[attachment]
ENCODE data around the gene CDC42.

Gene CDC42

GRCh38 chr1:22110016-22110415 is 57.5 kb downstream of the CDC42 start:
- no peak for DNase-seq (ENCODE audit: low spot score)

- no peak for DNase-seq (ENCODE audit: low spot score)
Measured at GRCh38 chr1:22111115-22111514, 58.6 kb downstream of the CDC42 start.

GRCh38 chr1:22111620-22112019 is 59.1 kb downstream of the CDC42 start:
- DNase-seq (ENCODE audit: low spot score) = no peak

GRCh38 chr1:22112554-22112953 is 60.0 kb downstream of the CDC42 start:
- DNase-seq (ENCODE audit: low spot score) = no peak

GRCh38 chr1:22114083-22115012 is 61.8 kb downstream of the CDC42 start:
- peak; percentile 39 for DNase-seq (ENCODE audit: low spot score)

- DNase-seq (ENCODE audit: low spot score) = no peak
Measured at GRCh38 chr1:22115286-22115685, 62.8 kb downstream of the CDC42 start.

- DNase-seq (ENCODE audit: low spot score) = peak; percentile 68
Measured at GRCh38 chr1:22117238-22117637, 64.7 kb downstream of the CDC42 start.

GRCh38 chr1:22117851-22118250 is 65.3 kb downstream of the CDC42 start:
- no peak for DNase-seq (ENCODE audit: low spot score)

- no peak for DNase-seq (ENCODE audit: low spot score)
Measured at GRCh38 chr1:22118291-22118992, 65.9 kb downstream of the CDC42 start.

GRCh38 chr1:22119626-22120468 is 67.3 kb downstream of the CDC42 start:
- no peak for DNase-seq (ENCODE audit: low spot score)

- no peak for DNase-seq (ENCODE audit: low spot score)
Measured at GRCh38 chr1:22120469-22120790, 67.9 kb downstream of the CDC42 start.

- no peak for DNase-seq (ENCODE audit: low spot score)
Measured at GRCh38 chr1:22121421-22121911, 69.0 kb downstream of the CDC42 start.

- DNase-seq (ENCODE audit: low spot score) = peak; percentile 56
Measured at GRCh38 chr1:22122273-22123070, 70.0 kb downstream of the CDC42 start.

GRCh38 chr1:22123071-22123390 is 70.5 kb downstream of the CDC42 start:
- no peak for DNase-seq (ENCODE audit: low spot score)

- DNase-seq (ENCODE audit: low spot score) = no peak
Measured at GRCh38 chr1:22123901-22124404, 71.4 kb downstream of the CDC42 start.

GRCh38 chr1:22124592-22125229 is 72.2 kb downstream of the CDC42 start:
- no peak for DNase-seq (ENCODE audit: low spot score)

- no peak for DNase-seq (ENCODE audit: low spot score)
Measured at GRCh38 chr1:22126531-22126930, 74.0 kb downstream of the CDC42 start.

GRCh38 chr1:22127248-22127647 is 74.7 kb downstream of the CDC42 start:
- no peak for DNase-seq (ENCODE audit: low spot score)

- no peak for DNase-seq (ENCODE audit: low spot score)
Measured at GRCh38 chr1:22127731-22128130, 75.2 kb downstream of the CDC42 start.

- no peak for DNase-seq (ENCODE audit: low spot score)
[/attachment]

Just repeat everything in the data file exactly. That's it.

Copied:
ENCODE data around the gene CDC42.

Gene CDC42

GRCh38 chr1:22110016-22110415 is 57.5 kb downstream of the CDC42 start:
- no peak for DNase-seq (ENCODE audit: low spot score)

- no peak for DNase-seq (ENCODE audit: low spot score)
Measured at GRCh38 chr1:22111115-22111514, 58.6 kb downstream of the CDC42 start.

GRCh38 chr1:22111620-22112019 is 59.1 kb downstream of the CDC42 start:
- DNase-seq (ENCODE audit: low spot score) = no peak

GRCh38 chr1:22112554-22112953 is 60.0 kb downstream of the CDC42 start:
- DNase-seq (ENCODE audit: low spot score) = no peak

GRCh38 chr1:22114083-22115012 is 61.8 kb downstream of the CDC42 start:
- peak; percentile 39 for DNase-seq (ENCODE audit: low spot score)

- DNase-seq (ENCODE audit: low spot score) = no peak
Measured at GRCh38 chr1:22115286-22115685, 62.8 kb downstream of the CDC42 start.

- DNase-seq (ENCODE audit: low spot score) = peak; percentile 68
Measured at GRCh38 chr1:22117238-22117637, 64.7 kb downstream of the CDC42 start.

GRCh38 chr1:22117851-22118250 is 65.3 kb downstream of the CDC42 start:
- no peak for DNase-seq (ENCODE audit: low spot score)

- no peak for DNase-seq (ENCODE audit: low spot score)
Measured at GRCh38 chr1:22118291-22118992, 65.9 kb downstream of the CDC42 start.

GRCh38 chr1:22119626-22120468 is 67.3 kb downstream of the CDC42 start:
- no peak for DNase-seq (ENCODE audit: low spot score)

- no peak for DNase-seq (ENCODE audit: low spot score)
Measured at GRCh38 chr1:22120469-22120790, 67.9 kb downstream of the CDC42 start.

- no peak for DNase-seq (ENCODE audit: low spot score)
Measured at GRCh38 chr1:22121421-22121911, 69.0 kb downstream of the CDC42 start.

- DNase-seq (ENCODE audit: low spot score) = peak; percentile 56
Measured at GRCh38 chr1:22122273-22123070, 70.0 kb downstream of the CDC42 start.

GRCh38 chr1:22123071-22123390 is 70.5 kb downstream of the CDC42 start:
- no peak for DNase-seq (ENCODE audit: low spot score)

- DNase-seq (ENCODE audit: low spot score) = no peak
Measured at GRCh38 chr1:22123901-22124404, 71.4 kb downstream of the CDC42 start.

GRCh38 chr1:22124592-22125229 is 72.2 kb downstream of the CDC42 start:
- no peak for DNase-seq (ENCODE audit: low spot score)

- no peak for DNase-seq (ENCODE audit: low spot score)
Measured at GRCh38 chr1:22126531-22126930, 74.0 kb downstream of the CDC42 start.

GRCh38 chr1:22127248-22127647 is 74.7 kb downstream of the CDC42 start:
- no peak for DNase-seq (ENCODE audit: low spot score)

- no peak for DNase-seq (ENCODE audit: low spot score)
Measured at GRCh38 chr1:22127731-22128130, 75.2 kb downstream of the CDC42 start.

- no peak for DNase-seq (ENCODE audit: low spot score)